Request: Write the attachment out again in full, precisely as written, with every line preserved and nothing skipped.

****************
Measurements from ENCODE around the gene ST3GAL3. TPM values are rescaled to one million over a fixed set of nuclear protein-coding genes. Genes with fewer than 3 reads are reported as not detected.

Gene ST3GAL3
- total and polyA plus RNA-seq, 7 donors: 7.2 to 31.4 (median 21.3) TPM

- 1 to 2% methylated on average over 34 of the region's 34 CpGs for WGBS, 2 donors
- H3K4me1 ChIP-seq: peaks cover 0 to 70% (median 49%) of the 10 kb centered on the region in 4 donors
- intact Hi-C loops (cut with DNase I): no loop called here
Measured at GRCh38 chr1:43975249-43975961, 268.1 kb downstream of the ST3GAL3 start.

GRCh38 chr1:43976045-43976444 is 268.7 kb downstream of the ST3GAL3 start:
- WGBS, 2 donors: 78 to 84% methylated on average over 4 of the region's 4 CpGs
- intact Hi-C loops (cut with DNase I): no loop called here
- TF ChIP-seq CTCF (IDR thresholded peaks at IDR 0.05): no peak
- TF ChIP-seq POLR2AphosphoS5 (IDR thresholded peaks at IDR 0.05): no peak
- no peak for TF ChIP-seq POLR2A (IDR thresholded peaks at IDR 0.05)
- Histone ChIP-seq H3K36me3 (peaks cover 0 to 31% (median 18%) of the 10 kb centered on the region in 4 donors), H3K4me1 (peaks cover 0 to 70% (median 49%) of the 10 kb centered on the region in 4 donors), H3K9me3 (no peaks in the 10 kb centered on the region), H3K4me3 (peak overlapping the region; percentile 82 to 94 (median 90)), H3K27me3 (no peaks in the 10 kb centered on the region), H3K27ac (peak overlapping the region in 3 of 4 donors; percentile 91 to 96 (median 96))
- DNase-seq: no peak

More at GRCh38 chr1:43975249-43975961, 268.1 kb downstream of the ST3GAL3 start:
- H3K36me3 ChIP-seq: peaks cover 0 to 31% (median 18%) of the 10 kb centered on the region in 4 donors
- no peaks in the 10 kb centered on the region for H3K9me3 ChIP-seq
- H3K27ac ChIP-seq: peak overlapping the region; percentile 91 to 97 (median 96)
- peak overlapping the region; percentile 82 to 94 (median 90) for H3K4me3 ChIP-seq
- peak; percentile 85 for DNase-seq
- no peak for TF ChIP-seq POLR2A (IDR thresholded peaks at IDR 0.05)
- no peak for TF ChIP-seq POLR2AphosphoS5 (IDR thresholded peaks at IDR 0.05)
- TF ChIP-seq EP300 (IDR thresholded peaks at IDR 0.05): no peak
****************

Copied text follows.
Measurements from ENCODE around the gene ST3GAL3. TPM values are rescaled to one million over a fixed set of nuclear protein-coding genes. Genes with fewer than 3 reads are reported as not detected.

Gene ST3GAL3
- total and polyA plus RNA-seq, 7 donors: 7.2 to 31.4 (median 21.3) TPM

- 1 to 2% methylated on average over 34 of the region's 34 CpGs for WGBS, 2 donors
- H3K4me1 ChIP-seq: peaks cover 0 to 70% (median 49%) of the 10 kb centered on the region in 4 donors
- intact Hi-C loops (cut with DNase I): no loop called here
Measured at GRCh38 chr1:43975249-43975961, 268.1 kb downstream of the ST3GAL3 start.

GRCh38 chr1:43976045-43976444 is 268.7 kb downstream of the ST3GAL3 start:
- WGBS, 2 donors: 78 to 84% methylated on average over 4 of the region's 4 CpGs
- intact Hi-C loops (cut with DNase I): no loop called here
- TF ChIP-seq CTCF (IDR thresholded peaks at IDR 0.05): no peak
- TF ChIP-seq POLR2AphosphoS5 (IDR thresholded peaks at IDR 0.05): no peak
- no peak for TF ChIP-seq POLR2A (IDR thresholded peaks at IDR 0.05)
- Histone ChIP-seq H3K36me3 (peaks cover 0 to 31% (median 18%) of the 10 kb centered on the region in 4 donors), H3K4me1 (peaks cover 0 to 70% (median 49%) of the 10 kb centered on the region in 4 donors), H3K9me3 (no peaks in the 10 kb centered on the region), H3K4me3 (peak overlapping the region; percentile 82 to 94 (median 90)), H3K27me3 (no peaks in the 10 kb centered on the region), H3K27ac (peak overlapping the region in 3 of 4 donors; percentile 91 to 96 (median 96))
- DNase-seq: no peak

More at GRCh38 chr1:43975249-43975961, 268.1 kb downstream of the ST3GAL3 start:
- H3K36me3 ChIP-seq: peaks cover 0 to 31% (median 18%) of the 10 kb centered on the region in 4 donors
- no peaks in the 10 kb centered on the region for H3K9me3 ChIP-seq
- H3K27ac ChIP-seq: peak overlapping the region; percentile 91 to 97 (median 96)
- peak overlapping the region; percentile 82 to 94 (median 90) for H3K4me3 ChIP-seq
- peak; percentile 85 for DNase-seq
- no peak for TF ChIP-seq POLR2A (IDR thresholded peaks at IDR 0.05)
- no peak for TF ChIP-seq POLR2AphosphoS5 (IDR thresholded peaks at IDR 0.05)
- TF ChIP-seq EP300 (IDR thresholded peaks at IDR 0.05): no peak